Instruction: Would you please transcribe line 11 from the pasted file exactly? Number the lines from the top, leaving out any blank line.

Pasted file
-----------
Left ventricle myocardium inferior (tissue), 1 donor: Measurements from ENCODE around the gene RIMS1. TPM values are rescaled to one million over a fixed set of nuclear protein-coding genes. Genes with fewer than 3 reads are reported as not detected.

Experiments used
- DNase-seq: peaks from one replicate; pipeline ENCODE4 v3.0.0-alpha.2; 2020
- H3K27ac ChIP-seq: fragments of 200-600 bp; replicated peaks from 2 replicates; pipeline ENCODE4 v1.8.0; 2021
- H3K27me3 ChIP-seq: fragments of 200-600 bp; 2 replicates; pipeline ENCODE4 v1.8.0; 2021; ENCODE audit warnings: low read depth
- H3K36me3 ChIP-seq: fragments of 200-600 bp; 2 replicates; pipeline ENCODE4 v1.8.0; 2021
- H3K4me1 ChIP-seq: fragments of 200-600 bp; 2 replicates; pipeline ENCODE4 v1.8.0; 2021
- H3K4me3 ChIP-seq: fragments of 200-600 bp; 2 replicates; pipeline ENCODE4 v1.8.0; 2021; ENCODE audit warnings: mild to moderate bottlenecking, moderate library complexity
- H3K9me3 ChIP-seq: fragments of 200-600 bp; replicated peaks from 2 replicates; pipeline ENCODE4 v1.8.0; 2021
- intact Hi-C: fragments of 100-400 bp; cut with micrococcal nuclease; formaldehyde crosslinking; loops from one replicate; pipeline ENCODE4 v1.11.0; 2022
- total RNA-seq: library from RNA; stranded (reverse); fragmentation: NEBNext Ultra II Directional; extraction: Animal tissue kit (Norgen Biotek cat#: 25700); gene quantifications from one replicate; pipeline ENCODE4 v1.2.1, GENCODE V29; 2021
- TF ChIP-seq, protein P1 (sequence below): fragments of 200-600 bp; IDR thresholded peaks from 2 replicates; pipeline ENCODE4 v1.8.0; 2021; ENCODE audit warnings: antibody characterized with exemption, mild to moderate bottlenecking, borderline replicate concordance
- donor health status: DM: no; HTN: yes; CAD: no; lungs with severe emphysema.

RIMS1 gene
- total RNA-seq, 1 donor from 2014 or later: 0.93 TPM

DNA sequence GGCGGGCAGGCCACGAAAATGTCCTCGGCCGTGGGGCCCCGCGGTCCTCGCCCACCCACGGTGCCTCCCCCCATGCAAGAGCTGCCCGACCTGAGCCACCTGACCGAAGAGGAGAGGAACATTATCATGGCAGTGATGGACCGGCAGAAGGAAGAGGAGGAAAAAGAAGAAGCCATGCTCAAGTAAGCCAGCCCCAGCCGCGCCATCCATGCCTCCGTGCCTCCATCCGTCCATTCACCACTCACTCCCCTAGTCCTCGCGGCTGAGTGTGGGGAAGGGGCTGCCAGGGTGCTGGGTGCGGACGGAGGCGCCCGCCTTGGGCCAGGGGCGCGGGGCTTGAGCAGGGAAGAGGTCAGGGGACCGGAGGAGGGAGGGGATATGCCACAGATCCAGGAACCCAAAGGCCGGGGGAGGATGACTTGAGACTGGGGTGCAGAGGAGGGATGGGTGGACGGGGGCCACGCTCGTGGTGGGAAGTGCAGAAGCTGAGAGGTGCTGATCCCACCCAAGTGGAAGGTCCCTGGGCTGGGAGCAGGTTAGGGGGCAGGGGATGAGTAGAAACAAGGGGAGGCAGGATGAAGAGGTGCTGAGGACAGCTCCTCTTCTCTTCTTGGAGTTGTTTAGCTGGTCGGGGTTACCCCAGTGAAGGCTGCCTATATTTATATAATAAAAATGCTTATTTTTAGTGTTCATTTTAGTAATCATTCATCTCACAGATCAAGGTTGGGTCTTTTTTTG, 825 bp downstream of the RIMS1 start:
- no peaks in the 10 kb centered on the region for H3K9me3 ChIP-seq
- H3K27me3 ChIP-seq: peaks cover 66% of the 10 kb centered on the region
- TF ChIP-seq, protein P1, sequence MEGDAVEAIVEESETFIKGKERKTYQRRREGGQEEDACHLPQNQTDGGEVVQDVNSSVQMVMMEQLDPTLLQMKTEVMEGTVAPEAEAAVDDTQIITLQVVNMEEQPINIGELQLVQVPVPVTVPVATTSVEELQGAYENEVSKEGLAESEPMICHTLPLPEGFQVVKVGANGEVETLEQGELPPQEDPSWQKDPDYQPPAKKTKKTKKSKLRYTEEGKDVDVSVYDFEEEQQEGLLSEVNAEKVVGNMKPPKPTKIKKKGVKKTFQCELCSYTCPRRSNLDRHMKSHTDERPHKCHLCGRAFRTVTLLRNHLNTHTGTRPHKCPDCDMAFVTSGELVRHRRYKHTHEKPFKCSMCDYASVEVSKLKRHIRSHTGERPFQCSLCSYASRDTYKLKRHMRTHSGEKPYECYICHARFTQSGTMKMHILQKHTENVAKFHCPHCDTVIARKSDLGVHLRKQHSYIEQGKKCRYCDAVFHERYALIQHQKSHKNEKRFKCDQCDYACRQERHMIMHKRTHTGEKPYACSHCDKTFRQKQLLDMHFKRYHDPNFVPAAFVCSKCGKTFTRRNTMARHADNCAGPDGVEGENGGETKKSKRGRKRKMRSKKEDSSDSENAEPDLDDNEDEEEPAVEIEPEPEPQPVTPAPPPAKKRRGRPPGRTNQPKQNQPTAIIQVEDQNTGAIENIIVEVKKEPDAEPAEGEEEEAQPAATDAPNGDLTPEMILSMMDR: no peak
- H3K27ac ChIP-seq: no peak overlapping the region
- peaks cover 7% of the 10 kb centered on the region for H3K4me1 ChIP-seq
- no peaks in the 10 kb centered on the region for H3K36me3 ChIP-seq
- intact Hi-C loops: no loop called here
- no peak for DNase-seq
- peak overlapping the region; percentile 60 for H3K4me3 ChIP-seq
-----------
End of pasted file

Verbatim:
- total RNA-seq: library from RNA; stranded (reverse); fragmentation: NEBNext Ultra II Directional; extraction: Animal tissue kit (Norgen Biotek cat#: 25700); gene quantifications from one replicate; pipeline ENCODE4 v1.2.1, GENCODE V29; 2021